If you were to measure contemporary music as a socially constitutive quantity, what units would you use? The most obvious unit might be the piece (pc.)—as in, composer x produced y pc. of music over the past year, our national GDP of contemporary music is such and such thousand pc., and so on. But in the absence of performances, how useful is it, really, to know how many pieces are being written? That might be very informative vis à vis the practice of Western composition, but it doesn’t necessarily speak to the volume of contemporary music in production: For that, we’d need another unit—the concert.
The field of performance history is based on this very notion: To know how many, when, where, by whom, and for whom concerts are produced is to know a great deal about the social shape of contemporary music in a particular historical and geographic context. Concerts are where written music becomes music, period; they’re where listeners’ subjectivities can finally regard the objects we devise for them, objects which come to seem almost like subjects themselves. In short, written music is vivified into aesthetic experience by concerts and by concerts only. All of this goes without saying.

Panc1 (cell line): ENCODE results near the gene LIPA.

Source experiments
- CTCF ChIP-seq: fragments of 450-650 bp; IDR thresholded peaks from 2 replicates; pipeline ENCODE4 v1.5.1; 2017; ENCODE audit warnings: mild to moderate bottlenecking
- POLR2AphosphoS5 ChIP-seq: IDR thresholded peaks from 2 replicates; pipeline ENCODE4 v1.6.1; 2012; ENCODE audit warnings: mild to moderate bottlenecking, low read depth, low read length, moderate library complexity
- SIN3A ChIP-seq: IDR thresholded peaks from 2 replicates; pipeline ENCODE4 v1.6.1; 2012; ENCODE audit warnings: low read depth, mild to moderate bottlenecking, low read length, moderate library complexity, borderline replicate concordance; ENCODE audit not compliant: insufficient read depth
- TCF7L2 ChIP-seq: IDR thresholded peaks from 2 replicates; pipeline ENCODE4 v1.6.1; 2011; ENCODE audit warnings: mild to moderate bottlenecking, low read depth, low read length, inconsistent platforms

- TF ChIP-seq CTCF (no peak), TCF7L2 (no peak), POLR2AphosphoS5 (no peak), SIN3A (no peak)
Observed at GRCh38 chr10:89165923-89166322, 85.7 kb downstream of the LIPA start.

Conversely, if you’re in a position to decide when, where, by whom, and for whom a concert might be presented, you hold a great deal of power. You can make it easy or difficult for people to get to. You can make it at the same time as other things (other concerts, appointment TV viewing, Gophers hockey) or not at the same time as those things. You can facilitate dialogue between the musicians and the audience during the concert or prohibit it. You can decide what the space looks like. You can decide how large an audience you want to be able to accommodate. You can, in effect, decide how the people who spend their evening with you will spend their evening (or whatever time of day it is), and by extension you can exert some measure of influence over whether they’ll come back next time.
There is, in other words, no excuse to be careless with concerts—no excuse for unthoughtful programming, no excuse for allowing people to be noisy outside, no excuse for doing anything less than your utmost to make the concert experience competitive with anything else someone might be filling one’s night with. There are plenty of ways to do it right and plenty of ways to do it wrong. Musicians are accustomed to keeping their eyes on the prize—namely, a great performance—but it’s easy to forget that the prize, for the audience, is not having wasted one’s time.